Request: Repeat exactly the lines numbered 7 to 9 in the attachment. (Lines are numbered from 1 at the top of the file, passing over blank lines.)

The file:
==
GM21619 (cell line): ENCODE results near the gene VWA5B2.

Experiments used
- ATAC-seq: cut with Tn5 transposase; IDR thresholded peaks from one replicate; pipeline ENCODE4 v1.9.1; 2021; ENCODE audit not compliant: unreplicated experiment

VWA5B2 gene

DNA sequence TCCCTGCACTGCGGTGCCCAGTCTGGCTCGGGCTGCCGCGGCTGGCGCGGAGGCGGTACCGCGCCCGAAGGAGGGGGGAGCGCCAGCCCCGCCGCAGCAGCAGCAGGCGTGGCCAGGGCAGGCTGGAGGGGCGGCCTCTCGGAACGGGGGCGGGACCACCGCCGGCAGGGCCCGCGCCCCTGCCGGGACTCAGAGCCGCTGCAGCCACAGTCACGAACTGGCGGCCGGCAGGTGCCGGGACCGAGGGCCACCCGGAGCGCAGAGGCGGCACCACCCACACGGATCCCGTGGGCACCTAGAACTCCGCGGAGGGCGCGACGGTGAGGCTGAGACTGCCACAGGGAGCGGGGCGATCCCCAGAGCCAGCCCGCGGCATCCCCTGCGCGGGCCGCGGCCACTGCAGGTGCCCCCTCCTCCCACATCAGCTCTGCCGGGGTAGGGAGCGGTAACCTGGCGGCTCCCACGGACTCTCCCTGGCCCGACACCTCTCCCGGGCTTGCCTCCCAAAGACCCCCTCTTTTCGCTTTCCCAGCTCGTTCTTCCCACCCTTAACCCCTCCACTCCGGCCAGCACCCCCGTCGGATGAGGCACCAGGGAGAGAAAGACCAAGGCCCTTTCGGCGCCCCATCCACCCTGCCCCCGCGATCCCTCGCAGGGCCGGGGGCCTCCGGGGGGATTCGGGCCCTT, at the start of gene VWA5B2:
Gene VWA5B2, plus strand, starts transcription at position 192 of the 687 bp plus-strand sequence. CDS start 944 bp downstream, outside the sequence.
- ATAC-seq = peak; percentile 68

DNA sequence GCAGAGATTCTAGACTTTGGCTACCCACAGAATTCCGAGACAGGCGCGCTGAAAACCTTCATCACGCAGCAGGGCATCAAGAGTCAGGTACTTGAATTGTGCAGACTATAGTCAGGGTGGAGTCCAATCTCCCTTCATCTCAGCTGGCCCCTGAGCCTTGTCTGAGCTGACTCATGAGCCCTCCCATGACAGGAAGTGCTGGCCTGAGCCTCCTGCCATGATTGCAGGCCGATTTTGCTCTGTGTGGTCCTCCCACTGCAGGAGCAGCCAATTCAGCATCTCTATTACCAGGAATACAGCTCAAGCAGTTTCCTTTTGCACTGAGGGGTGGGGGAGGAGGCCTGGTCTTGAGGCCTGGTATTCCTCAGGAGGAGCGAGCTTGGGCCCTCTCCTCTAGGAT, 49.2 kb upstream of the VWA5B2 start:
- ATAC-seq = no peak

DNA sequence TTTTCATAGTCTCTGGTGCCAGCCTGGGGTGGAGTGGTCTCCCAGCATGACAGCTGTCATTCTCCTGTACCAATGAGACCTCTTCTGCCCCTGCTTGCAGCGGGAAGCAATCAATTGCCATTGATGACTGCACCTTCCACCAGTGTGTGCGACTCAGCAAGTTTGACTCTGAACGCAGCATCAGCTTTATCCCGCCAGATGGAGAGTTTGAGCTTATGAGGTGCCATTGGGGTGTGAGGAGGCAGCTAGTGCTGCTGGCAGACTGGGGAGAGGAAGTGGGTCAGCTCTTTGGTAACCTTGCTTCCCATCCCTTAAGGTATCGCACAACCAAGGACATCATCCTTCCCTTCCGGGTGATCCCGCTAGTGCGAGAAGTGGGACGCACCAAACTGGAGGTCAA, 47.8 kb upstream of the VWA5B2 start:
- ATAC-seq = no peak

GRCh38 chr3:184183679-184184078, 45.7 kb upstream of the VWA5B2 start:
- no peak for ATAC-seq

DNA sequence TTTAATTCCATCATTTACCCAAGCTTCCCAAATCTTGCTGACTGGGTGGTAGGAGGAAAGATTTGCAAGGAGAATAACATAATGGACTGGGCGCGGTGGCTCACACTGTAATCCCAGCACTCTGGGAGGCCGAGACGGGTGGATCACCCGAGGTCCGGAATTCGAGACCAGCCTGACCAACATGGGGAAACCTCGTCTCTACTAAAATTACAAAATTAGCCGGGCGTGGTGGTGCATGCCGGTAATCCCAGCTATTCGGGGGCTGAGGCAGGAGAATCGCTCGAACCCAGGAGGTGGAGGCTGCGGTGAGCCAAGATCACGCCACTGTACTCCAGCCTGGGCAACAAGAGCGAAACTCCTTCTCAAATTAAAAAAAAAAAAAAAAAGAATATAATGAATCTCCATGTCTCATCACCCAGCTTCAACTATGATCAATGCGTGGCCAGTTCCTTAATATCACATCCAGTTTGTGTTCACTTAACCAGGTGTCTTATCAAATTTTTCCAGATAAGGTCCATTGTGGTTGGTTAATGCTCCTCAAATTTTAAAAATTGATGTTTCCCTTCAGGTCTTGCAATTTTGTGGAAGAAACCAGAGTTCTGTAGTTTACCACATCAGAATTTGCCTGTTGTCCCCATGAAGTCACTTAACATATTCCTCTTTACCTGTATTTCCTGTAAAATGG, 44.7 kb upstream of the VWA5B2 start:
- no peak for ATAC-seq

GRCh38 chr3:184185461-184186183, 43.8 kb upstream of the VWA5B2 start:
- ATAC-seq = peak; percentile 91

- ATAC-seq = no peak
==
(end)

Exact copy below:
- ATAC-seq = peak; percentile 68

DNA sequence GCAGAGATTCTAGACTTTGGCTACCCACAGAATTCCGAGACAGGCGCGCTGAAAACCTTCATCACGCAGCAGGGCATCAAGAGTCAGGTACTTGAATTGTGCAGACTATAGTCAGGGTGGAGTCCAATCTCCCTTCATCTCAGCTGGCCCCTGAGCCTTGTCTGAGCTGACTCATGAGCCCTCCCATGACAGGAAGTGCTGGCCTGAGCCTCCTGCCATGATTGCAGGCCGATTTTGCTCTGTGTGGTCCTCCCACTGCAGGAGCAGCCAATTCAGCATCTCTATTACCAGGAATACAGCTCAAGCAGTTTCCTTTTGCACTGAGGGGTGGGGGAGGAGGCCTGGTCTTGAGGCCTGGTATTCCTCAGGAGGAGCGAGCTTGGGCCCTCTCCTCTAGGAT, 49.2 kb upstream of the VWA5B2 start:
- ATAC-seq = no peak